Since 1979, women and their allies have gathered once a year to rally and protest street-based and other forms of violence against women. This year, on September 19, Take Back the Night Winnipeg will reclaim the streets for the 35th time.
“We have conflicted feelings about this year,” says Jann Ticknor from Women’s Health Clinic, the community organizing committee member for Take Back the Night Winnipeg.
“On one hand we are celebrating 35 years of activism, but on another we are upset we are still marching in 2013 for essentially the same issues. Clearly, there is still much more work to be done locally and we see evidence of this everyday in media stories of violence, and community responses to this violence like the work of Aboriginal Youth Opportunities, who we are excited to be collaborating with this year.”
The per capita rate of violence against Manitoba women is almost twice the national average, and the second highest in the country, according to a 2011 Statistics Canada report. Manitoba also has one of the highest domestic violence rates in Canada – and the majority of victims of are women.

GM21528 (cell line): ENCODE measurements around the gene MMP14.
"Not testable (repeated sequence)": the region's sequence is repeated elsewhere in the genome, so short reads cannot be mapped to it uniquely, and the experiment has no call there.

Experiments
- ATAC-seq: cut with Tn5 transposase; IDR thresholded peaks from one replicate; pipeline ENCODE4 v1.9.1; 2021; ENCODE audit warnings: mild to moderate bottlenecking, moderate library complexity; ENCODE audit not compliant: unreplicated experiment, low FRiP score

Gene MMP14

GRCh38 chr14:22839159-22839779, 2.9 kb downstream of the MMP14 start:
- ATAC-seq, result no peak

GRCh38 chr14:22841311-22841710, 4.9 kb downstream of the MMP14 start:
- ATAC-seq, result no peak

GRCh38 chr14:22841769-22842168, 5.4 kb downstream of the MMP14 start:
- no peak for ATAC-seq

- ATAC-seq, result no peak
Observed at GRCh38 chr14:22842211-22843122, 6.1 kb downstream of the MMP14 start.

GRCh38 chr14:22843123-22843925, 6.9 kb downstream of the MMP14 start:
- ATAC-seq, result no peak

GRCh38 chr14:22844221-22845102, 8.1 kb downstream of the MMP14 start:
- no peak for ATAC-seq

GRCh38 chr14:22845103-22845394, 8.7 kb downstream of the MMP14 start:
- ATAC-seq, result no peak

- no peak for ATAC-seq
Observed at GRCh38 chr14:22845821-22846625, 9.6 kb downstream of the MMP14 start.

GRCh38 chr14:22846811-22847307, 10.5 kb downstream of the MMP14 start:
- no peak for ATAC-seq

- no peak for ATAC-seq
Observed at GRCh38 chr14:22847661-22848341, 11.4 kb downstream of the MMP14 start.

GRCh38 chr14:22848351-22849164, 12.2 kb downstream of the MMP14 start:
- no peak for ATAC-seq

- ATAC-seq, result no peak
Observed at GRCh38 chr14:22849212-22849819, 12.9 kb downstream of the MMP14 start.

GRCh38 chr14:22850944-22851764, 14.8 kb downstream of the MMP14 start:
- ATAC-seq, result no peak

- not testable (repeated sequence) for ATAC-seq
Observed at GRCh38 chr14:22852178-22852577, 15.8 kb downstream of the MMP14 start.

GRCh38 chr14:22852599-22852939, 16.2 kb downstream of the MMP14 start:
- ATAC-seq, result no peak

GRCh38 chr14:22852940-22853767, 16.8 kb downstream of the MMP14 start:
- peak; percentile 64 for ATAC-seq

Only one in 10 sexual assaults are reported, which means the 1,460 sexual assaults reported in Manitoba for 2012 is a very low estimate of cases.
“Violence against women – in the streets, in our media, television, movies and online communities – reflects a culture which objectifies, disrespects and dishonours women,” says TBTN committee member Mandy Fraser, counselor in the Sexual Adult Crisis Program at Klinic.
“Our work and the Take Back the Night international movement is one part of challenging street- and campus-based violence and harassment as ‘normal’, and is about nurturing safer communities for everyone.”
There is a particular emphasis on challenging misogynistic ‘norms’ on university campuses, given the reports of pro-rape chants being circulated and imposed on students at orientation activities. For example, the YOUNG chant reportedly taught and encouraged at the University of British Columbia and Saint Mary’s University has received significant media attention.
Take Back The Night Winnipeg is encouraging everyone of all ages and genders to attend. Participants are encouraged to bring signs as well as pots, pans, spoons and noisemakers as they will march in “cacerolazo style” (casserole protest).
The event starts off with a rally at 6:30pm at the William Norrie Centre located in the University of Manitoba’s Inner City Campus, at 485 Selkirk Ave, followed by the march at 7:00 pm.